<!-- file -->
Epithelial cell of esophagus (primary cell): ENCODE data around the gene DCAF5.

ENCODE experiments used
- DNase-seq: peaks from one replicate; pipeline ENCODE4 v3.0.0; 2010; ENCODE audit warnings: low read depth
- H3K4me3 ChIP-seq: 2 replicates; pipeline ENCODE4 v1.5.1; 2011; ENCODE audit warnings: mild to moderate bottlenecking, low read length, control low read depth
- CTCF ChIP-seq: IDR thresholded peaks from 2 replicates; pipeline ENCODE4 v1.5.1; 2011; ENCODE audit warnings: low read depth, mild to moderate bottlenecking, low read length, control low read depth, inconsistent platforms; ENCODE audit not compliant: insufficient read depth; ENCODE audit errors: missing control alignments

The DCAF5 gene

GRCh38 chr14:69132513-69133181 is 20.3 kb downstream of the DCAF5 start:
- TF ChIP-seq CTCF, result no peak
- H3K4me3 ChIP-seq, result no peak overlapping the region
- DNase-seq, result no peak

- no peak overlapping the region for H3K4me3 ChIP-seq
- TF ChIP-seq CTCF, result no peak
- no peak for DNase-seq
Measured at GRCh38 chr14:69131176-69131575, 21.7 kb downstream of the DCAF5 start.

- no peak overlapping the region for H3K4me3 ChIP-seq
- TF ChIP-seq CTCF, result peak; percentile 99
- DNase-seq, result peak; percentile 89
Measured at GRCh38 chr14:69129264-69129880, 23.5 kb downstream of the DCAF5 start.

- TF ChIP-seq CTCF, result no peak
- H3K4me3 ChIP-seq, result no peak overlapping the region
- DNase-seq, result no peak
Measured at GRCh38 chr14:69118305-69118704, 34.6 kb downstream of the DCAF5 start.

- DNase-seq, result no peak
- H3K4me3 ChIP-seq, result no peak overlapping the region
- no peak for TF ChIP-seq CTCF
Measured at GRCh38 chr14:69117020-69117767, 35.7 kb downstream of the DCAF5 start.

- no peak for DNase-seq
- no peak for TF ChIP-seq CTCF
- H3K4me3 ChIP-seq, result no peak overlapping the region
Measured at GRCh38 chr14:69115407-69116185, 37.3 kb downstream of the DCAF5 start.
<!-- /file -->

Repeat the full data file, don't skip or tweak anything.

Epithelial cell of esophagus (primary cell): ENCODE data around the gene DCAF5.

ENCODE experiments used
- DNase-seq: peaks from one replicate; pipeline ENCODE4 v3.0.0; 2010; ENCODE audit warnings: low read depth
- H3K4me3 ChIP-seq: 2 replicates; pipeline ENCODE4 v1.5.1; 2011; ENCODE audit warnings: mild to moderate bottlenecking, low read length, control low read depth
- CTCF ChIP-seq: IDR thresholded peaks from 2 replicates; pipeline ENCODE4 v1.5.1; 2011; ENCODE audit warnings: low read depth, mild to moderate bottlenecking, low read length, control low read depth, inconsistent platforms; ENCODE audit not compliant: insufficient read depth; ENCODE audit errors: missing control alignments

The DCAF5 gene

GRCh38 chr14:69132513-69133181 is 20.3 kb downstream of the DCAF5 start:
- TF ChIP-seq CTCF, result no peak
- H3K4me3 ChIP-seq, result no peak overlapping the region
- DNase-seq, result no peak

- no peak overlapping the region for H3K4me3 ChIP-seq
- TF ChIP-seq CTCF, result no peak
- no peak for DNase-seq
Measured at GRCh38 chr14:69131176-69131575, 21.7 kb downstream of the DCAF5 start.

- no peak overlapping the region for H3K4me3 ChIP-seq
- TF ChIP-seq CTCF, result peak; percentile 99
- DNase-seq, result peak; percentile 89
Measured at GRCh38 chr14:69129264-69129880, 23.5 kb downstream of the DCAF5 start.

- TF ChIP-seq CTCF, result no peak
- H3K4me3 ChIP-seq, result no peak overlapping the region
- DNase-seq, result no peak
Measured at GRCh38 chr14:69118305-69118704, 34.6 kb downstream of the DCAF5 start.

- DNase-seq, result no peak
- H3K4me3 ChIP-seq, result no peak overlapping the region
- no peak for TF ChIP-seq CTCF
Measured at GRCh38 chr14:69117020-69117767, 35.7 kb downstream of the DCAF5 start.

- no peak for DNase-seq
- no peak for TF ChIP-seq CTCF
- H3K4me3 ChIP-seq, result no peak overlapping the region
Measured at GRCh38 chr14:69115407-69116185, 37.3 kb downstream of the DCAF5 start.